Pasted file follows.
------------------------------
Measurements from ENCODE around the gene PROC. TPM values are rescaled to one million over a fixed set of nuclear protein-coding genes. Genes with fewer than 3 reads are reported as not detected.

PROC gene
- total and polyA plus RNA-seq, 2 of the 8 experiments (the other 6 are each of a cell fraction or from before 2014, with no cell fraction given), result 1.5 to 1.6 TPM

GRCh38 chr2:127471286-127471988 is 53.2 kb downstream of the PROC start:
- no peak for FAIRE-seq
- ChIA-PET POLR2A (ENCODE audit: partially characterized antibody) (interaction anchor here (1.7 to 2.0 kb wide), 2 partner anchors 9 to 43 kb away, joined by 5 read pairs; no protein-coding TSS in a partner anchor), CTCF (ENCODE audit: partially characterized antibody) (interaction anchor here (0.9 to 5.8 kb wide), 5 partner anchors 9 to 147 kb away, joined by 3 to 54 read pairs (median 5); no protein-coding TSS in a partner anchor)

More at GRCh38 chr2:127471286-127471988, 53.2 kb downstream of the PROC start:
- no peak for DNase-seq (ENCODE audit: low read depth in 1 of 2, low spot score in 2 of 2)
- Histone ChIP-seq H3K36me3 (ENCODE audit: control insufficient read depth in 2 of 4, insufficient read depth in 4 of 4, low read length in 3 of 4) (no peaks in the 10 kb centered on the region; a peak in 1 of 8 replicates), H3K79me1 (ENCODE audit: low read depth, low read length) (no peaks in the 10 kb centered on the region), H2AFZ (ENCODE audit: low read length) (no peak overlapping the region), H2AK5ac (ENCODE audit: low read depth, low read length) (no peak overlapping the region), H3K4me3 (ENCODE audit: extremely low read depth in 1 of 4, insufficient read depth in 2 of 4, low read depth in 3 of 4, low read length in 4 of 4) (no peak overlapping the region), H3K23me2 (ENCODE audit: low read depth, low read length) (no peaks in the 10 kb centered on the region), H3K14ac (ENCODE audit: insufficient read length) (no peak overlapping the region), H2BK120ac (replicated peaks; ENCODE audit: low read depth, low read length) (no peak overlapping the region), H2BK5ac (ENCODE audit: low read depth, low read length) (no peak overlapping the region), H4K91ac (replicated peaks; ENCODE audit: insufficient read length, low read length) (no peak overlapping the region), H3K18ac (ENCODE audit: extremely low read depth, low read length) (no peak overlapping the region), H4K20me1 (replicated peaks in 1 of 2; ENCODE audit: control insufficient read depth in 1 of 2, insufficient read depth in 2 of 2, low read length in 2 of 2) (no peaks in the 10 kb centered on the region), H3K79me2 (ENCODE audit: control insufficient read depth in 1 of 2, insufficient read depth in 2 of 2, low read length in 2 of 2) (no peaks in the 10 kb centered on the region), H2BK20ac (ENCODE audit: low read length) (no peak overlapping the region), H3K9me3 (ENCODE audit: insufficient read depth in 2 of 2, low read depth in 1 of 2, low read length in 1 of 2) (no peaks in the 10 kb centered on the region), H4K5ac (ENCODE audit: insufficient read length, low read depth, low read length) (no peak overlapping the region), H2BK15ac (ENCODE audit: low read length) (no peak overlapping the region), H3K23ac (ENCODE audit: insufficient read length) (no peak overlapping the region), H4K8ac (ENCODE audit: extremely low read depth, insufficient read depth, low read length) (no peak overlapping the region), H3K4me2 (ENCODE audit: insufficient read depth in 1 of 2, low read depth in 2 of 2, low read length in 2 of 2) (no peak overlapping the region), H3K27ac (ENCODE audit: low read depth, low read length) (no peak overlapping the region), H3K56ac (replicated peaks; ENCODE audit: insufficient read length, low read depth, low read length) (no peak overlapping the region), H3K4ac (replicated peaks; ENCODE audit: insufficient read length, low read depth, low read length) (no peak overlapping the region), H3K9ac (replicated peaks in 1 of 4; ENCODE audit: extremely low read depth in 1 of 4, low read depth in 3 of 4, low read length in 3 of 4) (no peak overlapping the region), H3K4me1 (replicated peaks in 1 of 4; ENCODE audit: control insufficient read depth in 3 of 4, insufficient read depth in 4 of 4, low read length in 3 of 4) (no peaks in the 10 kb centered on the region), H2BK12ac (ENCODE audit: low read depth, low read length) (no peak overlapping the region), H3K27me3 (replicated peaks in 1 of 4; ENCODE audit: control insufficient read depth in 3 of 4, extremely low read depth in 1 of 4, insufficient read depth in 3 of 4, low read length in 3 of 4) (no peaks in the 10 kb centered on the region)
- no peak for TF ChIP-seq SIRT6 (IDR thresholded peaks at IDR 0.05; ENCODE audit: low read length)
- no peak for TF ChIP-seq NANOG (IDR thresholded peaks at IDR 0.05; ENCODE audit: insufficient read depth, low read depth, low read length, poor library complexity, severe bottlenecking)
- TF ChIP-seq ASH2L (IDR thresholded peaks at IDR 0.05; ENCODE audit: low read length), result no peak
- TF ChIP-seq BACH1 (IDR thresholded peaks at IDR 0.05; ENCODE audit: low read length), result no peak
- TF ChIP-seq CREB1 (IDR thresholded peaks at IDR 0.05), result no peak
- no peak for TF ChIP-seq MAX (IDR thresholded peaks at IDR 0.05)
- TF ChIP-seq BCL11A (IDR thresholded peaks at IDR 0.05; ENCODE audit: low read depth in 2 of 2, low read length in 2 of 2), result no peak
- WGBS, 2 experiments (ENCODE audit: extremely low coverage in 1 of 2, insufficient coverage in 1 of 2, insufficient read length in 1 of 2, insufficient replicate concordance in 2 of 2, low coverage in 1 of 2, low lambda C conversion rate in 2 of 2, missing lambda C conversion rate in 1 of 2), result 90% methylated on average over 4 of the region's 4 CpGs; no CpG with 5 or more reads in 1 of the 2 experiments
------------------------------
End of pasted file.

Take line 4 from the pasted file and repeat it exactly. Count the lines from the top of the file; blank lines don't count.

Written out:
GRCh38 chr2:127471286-127471988 is 53.2 kb downstream of the PROC start: